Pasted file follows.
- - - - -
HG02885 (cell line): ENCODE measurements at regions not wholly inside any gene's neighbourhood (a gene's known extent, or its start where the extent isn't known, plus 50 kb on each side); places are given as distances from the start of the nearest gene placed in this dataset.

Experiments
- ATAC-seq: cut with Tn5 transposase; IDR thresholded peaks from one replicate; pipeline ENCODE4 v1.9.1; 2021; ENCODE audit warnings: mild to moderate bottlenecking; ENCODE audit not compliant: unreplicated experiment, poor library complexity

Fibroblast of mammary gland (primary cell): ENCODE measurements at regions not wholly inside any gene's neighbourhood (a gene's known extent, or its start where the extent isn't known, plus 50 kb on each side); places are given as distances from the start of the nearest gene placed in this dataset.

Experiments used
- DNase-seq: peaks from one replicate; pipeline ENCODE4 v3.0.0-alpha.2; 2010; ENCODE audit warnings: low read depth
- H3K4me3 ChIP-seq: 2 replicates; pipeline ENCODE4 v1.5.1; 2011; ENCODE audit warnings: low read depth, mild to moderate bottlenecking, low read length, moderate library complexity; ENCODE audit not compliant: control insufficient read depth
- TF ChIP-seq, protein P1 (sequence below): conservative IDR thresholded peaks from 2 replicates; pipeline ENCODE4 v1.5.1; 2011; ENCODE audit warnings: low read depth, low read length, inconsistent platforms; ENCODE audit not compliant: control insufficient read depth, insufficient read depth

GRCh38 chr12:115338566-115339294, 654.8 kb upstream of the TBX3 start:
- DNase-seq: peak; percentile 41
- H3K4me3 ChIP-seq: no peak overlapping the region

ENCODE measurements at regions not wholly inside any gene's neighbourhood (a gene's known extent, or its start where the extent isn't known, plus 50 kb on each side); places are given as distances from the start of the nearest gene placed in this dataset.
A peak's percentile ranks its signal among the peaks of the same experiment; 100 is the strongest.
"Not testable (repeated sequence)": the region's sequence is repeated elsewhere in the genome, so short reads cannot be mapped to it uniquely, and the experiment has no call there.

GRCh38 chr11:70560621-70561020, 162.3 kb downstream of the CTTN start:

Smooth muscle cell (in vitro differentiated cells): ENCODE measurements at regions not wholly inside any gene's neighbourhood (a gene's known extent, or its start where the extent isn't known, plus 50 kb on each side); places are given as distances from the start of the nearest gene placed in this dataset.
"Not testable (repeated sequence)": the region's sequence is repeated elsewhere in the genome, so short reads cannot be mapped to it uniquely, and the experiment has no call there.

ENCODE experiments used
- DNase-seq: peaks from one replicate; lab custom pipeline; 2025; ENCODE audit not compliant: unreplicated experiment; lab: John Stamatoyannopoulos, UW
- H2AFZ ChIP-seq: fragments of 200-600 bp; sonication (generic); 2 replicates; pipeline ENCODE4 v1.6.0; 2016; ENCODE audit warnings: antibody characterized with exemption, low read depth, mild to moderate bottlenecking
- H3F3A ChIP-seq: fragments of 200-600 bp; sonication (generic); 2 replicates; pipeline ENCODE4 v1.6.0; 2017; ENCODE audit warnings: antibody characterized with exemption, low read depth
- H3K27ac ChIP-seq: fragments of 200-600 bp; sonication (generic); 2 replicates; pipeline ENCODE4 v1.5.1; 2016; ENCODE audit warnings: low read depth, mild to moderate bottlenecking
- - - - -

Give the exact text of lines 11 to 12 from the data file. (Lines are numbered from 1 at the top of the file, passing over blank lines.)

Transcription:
- H3K4me3 ChIP-seq: no peak overlapping the region

ENCODE measurements at regions not wholly inside any gene's neighbourhood (a gene's known extent, or its start where the extent isn't known, plus 50 kb on each side); places are given as distances from the start of the nearest gene placed in this dataset.